If you think about it, almost every customer order begins its life as an SKU, waiting patiently to be picked. Whether the order is made up of just one lonely SKU or a packed or boxed bundle of a dozen mixed SKUs, the order is comprised of SKUs. And shipping the order, now converted into an individual item of freight, means that somewhere someone is going to cube it and charge us accordingly – or back charge us accordingly as the case may be.
Because of this we know we want to ship an order in the smallest package or carton the order will fit into. In other words, we don’t want to pay to ship air, right? Space is money. So, just for this one reason alone, the importance of having accurate SKU dimensional data available for the purposes of optimising cartonisation outcomes, we know we need the cubic dimensions – and, while we’re at it, the weight of each and every SKU in the DC.
Cube a dustpan? Yes you can with a Cubiscan!
A prerequisite, however, for implementing cartonisation or any other type of optimisation software, whether on its own or as part of a wider warehouse management system (WMS) initiative, is the creation of an accurate database of the weight and cubic dimensions of every SKU in the warehouse. It might sound like an impossible undertaking, especially if you have tens or hundreds of thousands of SKUs, but it can be much easier than you think.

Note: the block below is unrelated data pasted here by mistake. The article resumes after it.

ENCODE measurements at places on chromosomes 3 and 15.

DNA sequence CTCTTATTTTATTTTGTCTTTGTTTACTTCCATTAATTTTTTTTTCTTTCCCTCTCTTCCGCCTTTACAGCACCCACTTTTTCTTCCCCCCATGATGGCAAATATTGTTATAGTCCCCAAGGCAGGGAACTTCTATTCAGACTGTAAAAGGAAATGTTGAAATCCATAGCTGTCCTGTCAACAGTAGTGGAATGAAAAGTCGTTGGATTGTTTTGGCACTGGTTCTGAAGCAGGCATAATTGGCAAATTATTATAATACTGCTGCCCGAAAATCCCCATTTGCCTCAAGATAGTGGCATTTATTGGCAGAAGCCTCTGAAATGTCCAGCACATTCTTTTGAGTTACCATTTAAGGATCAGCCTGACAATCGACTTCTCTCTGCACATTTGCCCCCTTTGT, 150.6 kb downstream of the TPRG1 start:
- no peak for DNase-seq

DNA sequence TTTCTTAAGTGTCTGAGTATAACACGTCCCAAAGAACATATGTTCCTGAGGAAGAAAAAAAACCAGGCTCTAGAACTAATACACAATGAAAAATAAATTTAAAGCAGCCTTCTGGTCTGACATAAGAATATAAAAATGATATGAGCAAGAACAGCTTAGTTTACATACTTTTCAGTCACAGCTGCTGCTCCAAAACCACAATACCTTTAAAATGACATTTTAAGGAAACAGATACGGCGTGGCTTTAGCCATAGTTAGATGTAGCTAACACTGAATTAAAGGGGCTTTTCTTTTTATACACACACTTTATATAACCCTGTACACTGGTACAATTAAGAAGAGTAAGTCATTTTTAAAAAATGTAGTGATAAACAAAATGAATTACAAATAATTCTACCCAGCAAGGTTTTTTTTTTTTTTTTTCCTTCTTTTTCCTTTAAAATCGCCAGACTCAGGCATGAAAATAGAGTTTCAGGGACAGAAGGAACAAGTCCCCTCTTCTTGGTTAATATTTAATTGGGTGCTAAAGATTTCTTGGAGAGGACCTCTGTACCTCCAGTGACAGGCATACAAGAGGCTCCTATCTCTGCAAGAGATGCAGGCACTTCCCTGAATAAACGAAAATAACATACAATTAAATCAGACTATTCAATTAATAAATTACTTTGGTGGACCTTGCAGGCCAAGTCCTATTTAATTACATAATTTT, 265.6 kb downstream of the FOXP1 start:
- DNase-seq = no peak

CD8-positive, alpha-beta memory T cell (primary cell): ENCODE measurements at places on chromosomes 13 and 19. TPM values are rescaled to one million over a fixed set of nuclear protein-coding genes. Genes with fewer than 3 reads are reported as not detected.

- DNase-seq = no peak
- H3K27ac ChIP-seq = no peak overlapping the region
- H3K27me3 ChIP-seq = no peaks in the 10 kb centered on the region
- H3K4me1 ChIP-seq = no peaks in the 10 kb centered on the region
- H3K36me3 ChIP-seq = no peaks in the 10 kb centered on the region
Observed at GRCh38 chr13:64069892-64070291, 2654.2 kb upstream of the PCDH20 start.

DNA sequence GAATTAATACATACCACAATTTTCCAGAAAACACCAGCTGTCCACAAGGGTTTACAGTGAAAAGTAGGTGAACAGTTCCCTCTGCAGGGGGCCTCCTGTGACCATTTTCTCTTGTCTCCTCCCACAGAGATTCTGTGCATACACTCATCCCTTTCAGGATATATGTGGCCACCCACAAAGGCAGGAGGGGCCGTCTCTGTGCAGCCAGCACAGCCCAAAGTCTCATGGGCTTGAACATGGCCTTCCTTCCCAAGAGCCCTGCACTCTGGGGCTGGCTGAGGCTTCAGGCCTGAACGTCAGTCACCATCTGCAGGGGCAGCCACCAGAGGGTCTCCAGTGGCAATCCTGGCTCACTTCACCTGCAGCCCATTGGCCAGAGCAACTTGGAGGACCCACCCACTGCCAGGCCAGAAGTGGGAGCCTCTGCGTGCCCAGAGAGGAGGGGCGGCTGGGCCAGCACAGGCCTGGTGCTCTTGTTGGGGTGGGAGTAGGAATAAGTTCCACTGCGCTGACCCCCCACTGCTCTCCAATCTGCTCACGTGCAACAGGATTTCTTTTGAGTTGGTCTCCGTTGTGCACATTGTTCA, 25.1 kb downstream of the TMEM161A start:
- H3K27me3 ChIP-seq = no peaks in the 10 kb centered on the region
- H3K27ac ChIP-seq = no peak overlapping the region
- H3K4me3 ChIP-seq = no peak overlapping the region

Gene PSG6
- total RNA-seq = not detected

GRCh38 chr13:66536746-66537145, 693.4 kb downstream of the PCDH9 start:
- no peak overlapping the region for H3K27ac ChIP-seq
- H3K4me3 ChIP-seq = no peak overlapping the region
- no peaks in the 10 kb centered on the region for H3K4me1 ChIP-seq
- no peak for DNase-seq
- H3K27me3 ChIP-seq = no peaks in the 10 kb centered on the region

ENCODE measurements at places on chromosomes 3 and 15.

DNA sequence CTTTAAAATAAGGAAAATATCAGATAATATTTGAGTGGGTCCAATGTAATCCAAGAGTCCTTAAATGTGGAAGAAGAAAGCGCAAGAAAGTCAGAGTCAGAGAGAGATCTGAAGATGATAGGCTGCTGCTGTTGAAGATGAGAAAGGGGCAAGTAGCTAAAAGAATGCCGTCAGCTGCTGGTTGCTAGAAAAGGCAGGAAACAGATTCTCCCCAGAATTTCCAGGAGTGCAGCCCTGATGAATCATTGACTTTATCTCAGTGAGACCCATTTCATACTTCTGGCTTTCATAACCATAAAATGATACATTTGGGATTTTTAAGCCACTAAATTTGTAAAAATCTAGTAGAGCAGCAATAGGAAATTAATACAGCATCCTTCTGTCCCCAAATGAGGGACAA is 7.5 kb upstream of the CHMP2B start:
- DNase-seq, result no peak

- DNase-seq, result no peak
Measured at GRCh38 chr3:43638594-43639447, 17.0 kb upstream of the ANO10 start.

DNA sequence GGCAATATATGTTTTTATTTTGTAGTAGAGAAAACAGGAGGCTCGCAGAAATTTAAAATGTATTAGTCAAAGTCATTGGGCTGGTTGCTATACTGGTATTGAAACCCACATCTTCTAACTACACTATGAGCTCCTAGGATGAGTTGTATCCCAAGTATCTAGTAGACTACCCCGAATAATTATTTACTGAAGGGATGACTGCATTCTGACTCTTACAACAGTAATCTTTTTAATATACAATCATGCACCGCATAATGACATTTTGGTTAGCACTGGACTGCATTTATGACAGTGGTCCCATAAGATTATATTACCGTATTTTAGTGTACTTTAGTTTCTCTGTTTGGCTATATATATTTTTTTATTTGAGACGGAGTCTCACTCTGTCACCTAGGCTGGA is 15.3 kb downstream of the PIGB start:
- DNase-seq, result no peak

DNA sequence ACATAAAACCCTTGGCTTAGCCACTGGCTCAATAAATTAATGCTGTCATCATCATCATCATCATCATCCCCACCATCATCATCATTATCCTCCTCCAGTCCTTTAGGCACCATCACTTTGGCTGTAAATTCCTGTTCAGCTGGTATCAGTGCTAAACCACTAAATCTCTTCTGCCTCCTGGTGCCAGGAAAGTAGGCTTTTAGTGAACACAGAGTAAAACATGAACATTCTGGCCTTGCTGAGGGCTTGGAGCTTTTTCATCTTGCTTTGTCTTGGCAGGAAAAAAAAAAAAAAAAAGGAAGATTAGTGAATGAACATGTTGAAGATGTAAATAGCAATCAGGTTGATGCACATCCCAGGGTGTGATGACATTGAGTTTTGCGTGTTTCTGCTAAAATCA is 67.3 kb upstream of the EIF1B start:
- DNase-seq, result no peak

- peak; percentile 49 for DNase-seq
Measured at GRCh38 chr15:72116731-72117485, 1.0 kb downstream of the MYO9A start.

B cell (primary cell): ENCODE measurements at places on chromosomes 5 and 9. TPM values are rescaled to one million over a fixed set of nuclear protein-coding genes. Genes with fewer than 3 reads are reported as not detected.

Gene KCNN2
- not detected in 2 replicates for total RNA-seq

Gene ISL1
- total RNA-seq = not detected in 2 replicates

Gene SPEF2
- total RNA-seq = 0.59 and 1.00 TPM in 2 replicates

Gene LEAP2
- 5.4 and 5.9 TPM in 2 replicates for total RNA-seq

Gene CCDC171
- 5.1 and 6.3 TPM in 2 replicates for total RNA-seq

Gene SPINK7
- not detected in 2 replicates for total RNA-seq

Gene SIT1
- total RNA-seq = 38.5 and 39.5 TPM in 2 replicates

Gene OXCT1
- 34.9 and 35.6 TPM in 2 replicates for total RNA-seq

And just to be clear, the dimensioning and weighing of SKUs and getting this data quickly into the WMS includes those SKUs already in the DC and those SKUs that are incoming on a daily or periodic basis.
Not just shipping optimisation: there’s more, much more.
Without going into too much detail here are the 9 Key Reasons to Dimension and Weigh Warehouse SKUs:
- Buying a new Warehouse Management System or vetting a potential WMS vendor. Wouldn’t you like to be able to say: “Tell me, WMS salesperson, what intelligent decisions can your WMS software make with our precise SKU dimensional data?”
- New Warehouse or DC design. For example, how do we determine what storage, racking, or bin systems should be used? How do we know what area is actually required?
- Storage Locations. An intelligent WMS can make space-based decisions.
- Slotting decisions within pick zones. Click here to learn more about evolving slotting solutions.
- Picking directly into the right shipping cartons and item placement within these cartons.
- Check weighing and verification for quality control and security.
- Load building, container loading, and pallet building optimisation software.
- Shipping optimisation and dim-weights as discussed above.
- Your WMS simply requires this data, full stop. You may not know all of the optimisation capabilities inherent in the WMS but you do know that you have been tasked with getting the SKU dimensional data right, and into the system.
Cartons automatically erected according to the SKUs and SKU dimensions in the respective order.
If the above represents the types of thinking taking place in your discussions with fellow stakeholders then you are on the right track. In other words, it looks like Yes! Is it Time for Your DC or Warehouse to Start Dimensioning SKUs.
Next Steps. To learn more about how easy it can be to use a Cubiscan to solve this seemingly daunting task please feel free to contact us directly!